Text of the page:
Back in 2012 when we asked the Chefs, scholarly publishing was shifting (or had already shifted) from being an industry based on selling products to being service-based. The successful transition of books and journals to the digital realm continues to create new needs for the research community and thus, potential new services and revenue streams for publishers. Throughout the internet, convenience has become an important selling point. Some will always opt for the more difficult “free” version, but for those for whom time and effort are valuable, paying for convenience makes sense. A new pilot study performed by Elsevier and the University of Florida’s libraries offers an intriguing glimpse at a potential new service.
Elsevier and Florida’s project looks into ways that publishers and libraries could partner together to automate and expand the content found in institutional repositories. As with anything Elsevier does, the immediate online reaction was largely negative, laced with the usual suspicions about Elsevier’s motivation. For many, it’s almost impossible to objectively judge anything that Elsevier does. This is a bed that Elsevier has made for itself, becoming the prime target for all the sins of the publishing industry through its own past missteps and continuing controversial business practices. But the kneejerk responses have reached the point of absurdity (a favorite recent example being a suggestion that Elsevier had spent millions of dollars to buy SSRN so they could deliberately ruin it). Elsevier didn’t achieve its dominant position by being dumb, and while it’s amusing to picture Tom Reller going to work every morning at a secret volcano lair, any move they make is worthy of more serious analysis.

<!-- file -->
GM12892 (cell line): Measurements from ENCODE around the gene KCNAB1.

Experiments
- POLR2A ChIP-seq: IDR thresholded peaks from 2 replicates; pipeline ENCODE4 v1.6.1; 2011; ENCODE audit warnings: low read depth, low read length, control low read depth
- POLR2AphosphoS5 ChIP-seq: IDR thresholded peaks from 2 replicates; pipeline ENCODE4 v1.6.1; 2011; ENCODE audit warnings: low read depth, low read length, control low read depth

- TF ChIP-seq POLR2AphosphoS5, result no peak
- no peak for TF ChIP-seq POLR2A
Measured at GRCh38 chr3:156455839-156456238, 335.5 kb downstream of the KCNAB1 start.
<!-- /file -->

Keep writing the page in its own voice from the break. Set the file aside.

Elsevier is making major moves away from relying on content sales and toward a future based on selling services to the research community and others. The glaring need this potential service meets is the generally unsatisfactory performance of institutional repositories. Despite years of effort, key problems continue to plague institutional and funding agency repositories — significant effort and overhead for universities/funders, and poor researcher compliance resulting in a mostly empty storehouse. The Elsevier/Florida project, while not a complete solution, suggests how these problems could be solved.
Compliance issues are difficult and often expensive to overcome. Essentially, researchers don’t see depositing copies of their journal articles in repositories as a priority, and as we know, researchers won’t do anything they aren’t absolutely required to do. Since most repository policies (in the United States, at least) offer an easy opt-out choice and very few have any sort of monitoring and enforcement schemes in place, the easiest path for a researcher is simply not to bother. Deposit is a distraction from the real work of research, and consumes valuable time and energy that could be spent more productively elsewhere. Until this year, the repository at the University of Florida contained a grand total of seven articles published in Elsevier journals — a tiny fraction of the roughly 1,100 articles that Florida researchers publish in Elsevier journals each year and that are eligible for local deposit. Where universities have put in place careful programs of monitoring and enforcement, the costs are often staggering.